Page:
The Army of the Potomac had used up much of its ammunition and supplies at Gettysburg. The limbers of its artillery units needed to be refilled, and so did the cartridge boxes of the infantry. Meade’s logistical chain needed time to re-supply the army. That practical necessity also hindered Meade’s decision-making freedom. The Army of Northern Virginia, by contrast, had been receiving supplies around the clock at Williamsport. A small ferry called Lemon’s Ferry carried Lee’s wagons across the Potomac River one at a time and returned with crates of supplies. The ferry ran twenty-four hours a day, and each trip brought back more ammunition and other supplies. By the time that the Army of the Potomac was in position to attack, Lee’s Army of Northern Virginia had been fully resupplied.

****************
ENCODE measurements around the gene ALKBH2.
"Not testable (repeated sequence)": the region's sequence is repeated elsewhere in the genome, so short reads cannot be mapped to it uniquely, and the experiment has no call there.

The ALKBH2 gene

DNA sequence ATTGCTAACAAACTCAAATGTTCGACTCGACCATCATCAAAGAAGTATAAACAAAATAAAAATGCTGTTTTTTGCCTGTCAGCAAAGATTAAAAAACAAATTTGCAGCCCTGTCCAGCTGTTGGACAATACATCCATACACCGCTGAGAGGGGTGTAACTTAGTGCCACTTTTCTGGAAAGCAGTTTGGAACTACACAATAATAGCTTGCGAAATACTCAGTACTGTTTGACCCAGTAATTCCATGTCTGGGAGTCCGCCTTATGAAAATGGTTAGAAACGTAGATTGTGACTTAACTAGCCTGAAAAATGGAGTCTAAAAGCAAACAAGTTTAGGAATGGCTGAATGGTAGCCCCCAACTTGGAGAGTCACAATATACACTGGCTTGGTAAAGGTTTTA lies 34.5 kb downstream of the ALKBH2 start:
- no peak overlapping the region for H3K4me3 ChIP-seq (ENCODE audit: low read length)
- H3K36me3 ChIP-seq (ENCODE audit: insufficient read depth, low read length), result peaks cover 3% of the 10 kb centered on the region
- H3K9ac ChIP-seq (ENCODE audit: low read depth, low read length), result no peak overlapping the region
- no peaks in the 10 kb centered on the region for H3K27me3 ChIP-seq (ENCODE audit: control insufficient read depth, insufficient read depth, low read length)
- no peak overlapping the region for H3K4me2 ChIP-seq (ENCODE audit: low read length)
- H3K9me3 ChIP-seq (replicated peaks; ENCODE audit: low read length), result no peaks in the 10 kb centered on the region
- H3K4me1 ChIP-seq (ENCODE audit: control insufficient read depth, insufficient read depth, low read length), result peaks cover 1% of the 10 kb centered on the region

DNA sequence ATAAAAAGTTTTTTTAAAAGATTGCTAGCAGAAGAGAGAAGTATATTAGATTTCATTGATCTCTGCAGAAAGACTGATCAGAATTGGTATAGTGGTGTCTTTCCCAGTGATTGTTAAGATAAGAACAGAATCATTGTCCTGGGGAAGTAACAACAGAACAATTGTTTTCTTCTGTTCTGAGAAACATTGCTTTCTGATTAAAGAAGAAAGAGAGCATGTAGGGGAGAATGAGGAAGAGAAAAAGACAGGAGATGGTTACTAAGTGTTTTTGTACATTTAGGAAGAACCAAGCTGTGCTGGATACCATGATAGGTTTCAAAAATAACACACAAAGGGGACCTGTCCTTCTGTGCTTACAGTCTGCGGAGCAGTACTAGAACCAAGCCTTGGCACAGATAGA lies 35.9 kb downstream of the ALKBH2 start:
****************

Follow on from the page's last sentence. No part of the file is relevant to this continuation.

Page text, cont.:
A severe set of thunderstorms set in the night of Lee's retreat. By morning, most of the roads were impassible and untenable for any heavy artillery et al.

Regarding how Mead is perceived today, it is important to realize that a major campaign against his reputation had begun shortly after the Battle of Gettysburg: Sickles, Butterfield, and others had personal scores to settle. Hooker still had a strong following with powerful folk supporting his return to leadership, Halleck was a friend to nobody and very adept at talking out of both sides of his mouth (some might even say duplicity), and the Joint Committee on the Conduct of War had an agenda within and agenda. Mead had very few allies

https://emergingcivilwar.com/2015/07/09/civil-war-witch-hunt-part-iii/
 
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WJC

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#18